previous next

[443] arrived at a wrong conclusion, believe me, it was not from any hasty impulse of the moment, but from the sober dictates of my best judgment. If I have unwittingly made the wrong choice, God forgive me; I did what I thought was for the best.

Ever your affectionate son,

The Forty-fourth Massachusetts was at once ordered to North Carolina, and remained there during its whole term of service. During this period Corporal Storrow wrote constantly to his parents, describing frankly and graphically all chances and mischances. Finding many discomforts in his place in the ranks, he yet never wavered in his expressions of pleasure at being there. Thus, after describing the hardships of a forced march (November 26, 1862), he adds:—

‘I can honestly say that there has never been a moment since my enlistment when I would have accepted a discharge from the service, however honestly obtained. I feel satisfied now with what I have done; and I never could have, had I remained at home.’

Again he writes, December 4, 1862:—

When we parted, I was a free man; now I am not far from a slave, for a soldier comes the nearest to that of anything. However, it is a voluntary servitude; and, though it may be a little irksome at times, it is one never to be regretted for a single moment. The more I see of the hardships of this sort of life, the more I think what a coward I should have been to have stayed at home and suffered another man to take my place.

In another letter, written three days after this, he describes very vividly his emotions at the most critical moment of the advance on Kinston:—

As I saw the glorious stars and stripes of the Tenth Connecticut way ahead, dancing in the sunlight, I felt a sudden thrill shoot through me, a sort of glow in every vein, making me feel that it would be glorious to die, if it were necessary, under that flag. I suppose every soldier has this feeling; and a splendid one it is,—it makes one ready to do or dare anything. It is a sort of mental intoxication. I can appreciate the idolatry of an old soldier for “the old flag” beneath which he has fought, and can understand how easy it would be to protect and uphold it with one's life.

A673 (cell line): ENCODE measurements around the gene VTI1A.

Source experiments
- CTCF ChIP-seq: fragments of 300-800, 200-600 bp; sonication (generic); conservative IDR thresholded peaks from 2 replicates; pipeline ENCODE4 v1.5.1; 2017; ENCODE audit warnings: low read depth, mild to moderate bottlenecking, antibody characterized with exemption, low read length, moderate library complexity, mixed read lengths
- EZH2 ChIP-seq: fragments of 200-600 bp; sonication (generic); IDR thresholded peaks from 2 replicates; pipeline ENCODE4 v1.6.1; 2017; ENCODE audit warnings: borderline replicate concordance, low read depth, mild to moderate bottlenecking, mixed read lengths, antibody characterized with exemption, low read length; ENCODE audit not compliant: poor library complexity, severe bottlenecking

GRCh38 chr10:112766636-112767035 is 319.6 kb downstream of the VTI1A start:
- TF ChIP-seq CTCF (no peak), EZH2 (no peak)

Creative Commons License
This work is licensed under a Creative Commons Attribution-ShareAlike 3.0 United States License.

An XML version of this text is available for download, with the additional restriction that you offer Perseus any modifications you make. Perseus provides credit for all accepted changes, storing new additions in a versioning system.

hide Places (automatically extracted)

View a map of the most frequently mentioned places in this document.

Sort places alphabetically, as they appear on the page, by frequency
Click on a place to search for it in this document.
North Carolina (North Carolina, United States) (1)
Kinston (North Carolina, United States) (1)

Download Pleiades ancient places geospacial dataset for this text.

hide People (automatically extracted)
Sort people alphabetically, as they appear on the page, by frequency
Click on a person to search for him/her in this document.
Samuel Storrow (2)
hide Dates (automatically extracted)
Sort dates alphabetically, as they appear on the page, by frequency
Click on a date to search for it in this document.
December 4th, 1862 AD (1)
November 26th, 1862 AD (1)
hide Display Preferences
Greek Display:
Arabic Display:
View by Default:
Browse Bar: